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When Will it Click?

Posted on October 29, 2009 and read 1,670 times

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Brandon Burns
Copywriter
New York Correspondent
ihaveanidea

How to Give Hot-Air Balloons to Clients, and other Lessons from the Click NY Conference.

It’s 1:40pm on a dreary October day. The ADC gallery is humming with activity. A small crowd of advertising professionals scarf down some decent NY Deli fare as they resettle into their seats to hear thoughts on the future of advertising; specifically, when will this whole digital vs. traditional battle come to a peaceful end.

But the mere make up of the panel may suggest that this so-called war is starting to change. The sides are somewhat unclear.

Leading the traditional “side,” we have ad circuit favorite Ty Montague, Co-President and CCO of JWT North America (seriously can’t go to an ad event in NYC without seeing him). Then we have Mike Geiger from Goodby. But, wait, he’s the Chief Digital Officer. Ogilvy sent Lars Bastholm to fight for them, but he, too, is a digi guy. Imported from AKQA, O&M’s new Chief Digital Creative Officer.

The “traditional side” is looking not so traditional. Nevertheless, the “digital side” is looking pretty darn digital.

Michael “Gimme back my Cannes Lion, BBDO” Lebowitz came to represent Big Spaceship (no, he did not mention the whole HBO/BBDO debacle. That’s old news). Robert Holzer, CEO of Syrup backed him up, along with Tom Sacchi from unit9. None of them had any interest in silly commercials and posters, but then again, neither did the guys from JWT, Goodby, and Ogilvy. What gives?

“Your clients may need hot-air balloons, and you may not have the capacity to make hot-air balloons in-house, so you need to be able to collaborate with someone who can make hot air balloons.” Excuse me, Michael Lebowitz, but what on earth are you talking about?

He soon clarified — and it’s really quite simple. Big Spaceship makes hot-air balloons, in the form of (as they would say) super digitally advanced websites, applications, software, hardware, etc. They specialize in that stuff, mainly because clients are asking for it more and more. I.E. digital is getting big, in case you haven’t heard. “Agencies can only be integrated to a point,” he went on to say. It became apparent that he has zero interest in being everything to every client. Why should he when his shop is great at what they do, and what they do is in high demand? They can focus on it, do it well, and hope that if they build it, people will come.

Not so fast.

“Our policy at JWT is ‘and.’” Ty is trying to get his TV script writers and billboard art layer-outters to play nice with people from places like Big Spaceship… and to do all of it under his roof. A specialist and another specialist and another specialist = a general agency; that seems to be his model. Tom Sacchi from unit9 seemed to inadvertently agree. “If you have a room full of guys who make banners, you’ll only be able to give your clients banners.” I’m not sure if he was trying to say that he should branch out of the digital realm or if it was good to “only be able to make banners,” but unit9 calls themselves a “digital creative production company” on their website and, if you ask most people in this industry, they’ll say “oh, that means they make banners” with a little bit of disdain. But I digress.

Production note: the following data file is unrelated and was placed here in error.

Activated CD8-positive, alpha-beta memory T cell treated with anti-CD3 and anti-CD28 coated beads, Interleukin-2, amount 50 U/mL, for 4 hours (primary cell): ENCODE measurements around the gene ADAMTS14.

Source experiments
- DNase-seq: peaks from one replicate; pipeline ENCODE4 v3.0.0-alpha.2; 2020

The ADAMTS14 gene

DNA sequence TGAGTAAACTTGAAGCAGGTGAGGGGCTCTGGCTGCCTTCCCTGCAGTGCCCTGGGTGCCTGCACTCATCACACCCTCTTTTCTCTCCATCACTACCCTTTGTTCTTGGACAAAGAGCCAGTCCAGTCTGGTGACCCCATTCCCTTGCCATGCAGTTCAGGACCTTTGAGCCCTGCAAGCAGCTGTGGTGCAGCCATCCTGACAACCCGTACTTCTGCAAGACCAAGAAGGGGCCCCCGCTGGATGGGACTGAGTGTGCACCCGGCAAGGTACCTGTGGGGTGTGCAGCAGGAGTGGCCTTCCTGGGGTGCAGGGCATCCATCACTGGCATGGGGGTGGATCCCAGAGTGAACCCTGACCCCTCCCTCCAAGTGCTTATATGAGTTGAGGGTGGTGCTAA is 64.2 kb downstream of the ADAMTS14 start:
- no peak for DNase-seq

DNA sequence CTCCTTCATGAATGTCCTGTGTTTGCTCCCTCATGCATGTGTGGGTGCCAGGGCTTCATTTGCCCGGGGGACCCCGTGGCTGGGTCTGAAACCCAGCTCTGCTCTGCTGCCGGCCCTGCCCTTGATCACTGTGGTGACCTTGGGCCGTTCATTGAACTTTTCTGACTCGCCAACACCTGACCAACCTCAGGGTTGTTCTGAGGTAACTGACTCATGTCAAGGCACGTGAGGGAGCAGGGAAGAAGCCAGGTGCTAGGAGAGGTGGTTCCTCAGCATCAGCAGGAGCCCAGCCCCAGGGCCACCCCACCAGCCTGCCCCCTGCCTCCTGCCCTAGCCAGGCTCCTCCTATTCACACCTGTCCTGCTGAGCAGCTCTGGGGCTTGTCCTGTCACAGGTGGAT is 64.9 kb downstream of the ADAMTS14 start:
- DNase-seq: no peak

So, where did all this back-and-forth net out? At the bank. “The process of qualifying a partner has nothing to do with chemistry,” claims Lebowitz. “It’s about the money.” He went on to share another Lebowitz-esque anicdote about how Big Spaceship was screwed over, but this them by an (unnamed) agency who didn’t want to give them the money they deserved to ideate and produce a concept. Apparently what his company does is expensive. Now, if I’m allowed to draw my own conclusion (this is an editorial, right?) he’s not the only one trying to be the best at one specific thing and charge the appropriate fees for it. So are all the TV commercial makers, print ad creators, event marketing marketers, direct mail mailers, and everyone else. And Econ 101 told me that, based on economies of scale, when you go bulk shopping, stuff’s cheaper. This is why Wal-Mart is the trillion pound gorilla — one-stop shop.  Shouldn’t a client be able to get all these thigns at one agency? It sure as hell would be cheaper.

But then again, Big Spaceship is doing things that Goodby, Ogilvy and JWT can only dream of. And when they dream of it, they call Big Spaceship to execute the dream.

Seems like there are some things this industry still needs to work out. But, seriously, when will it click?






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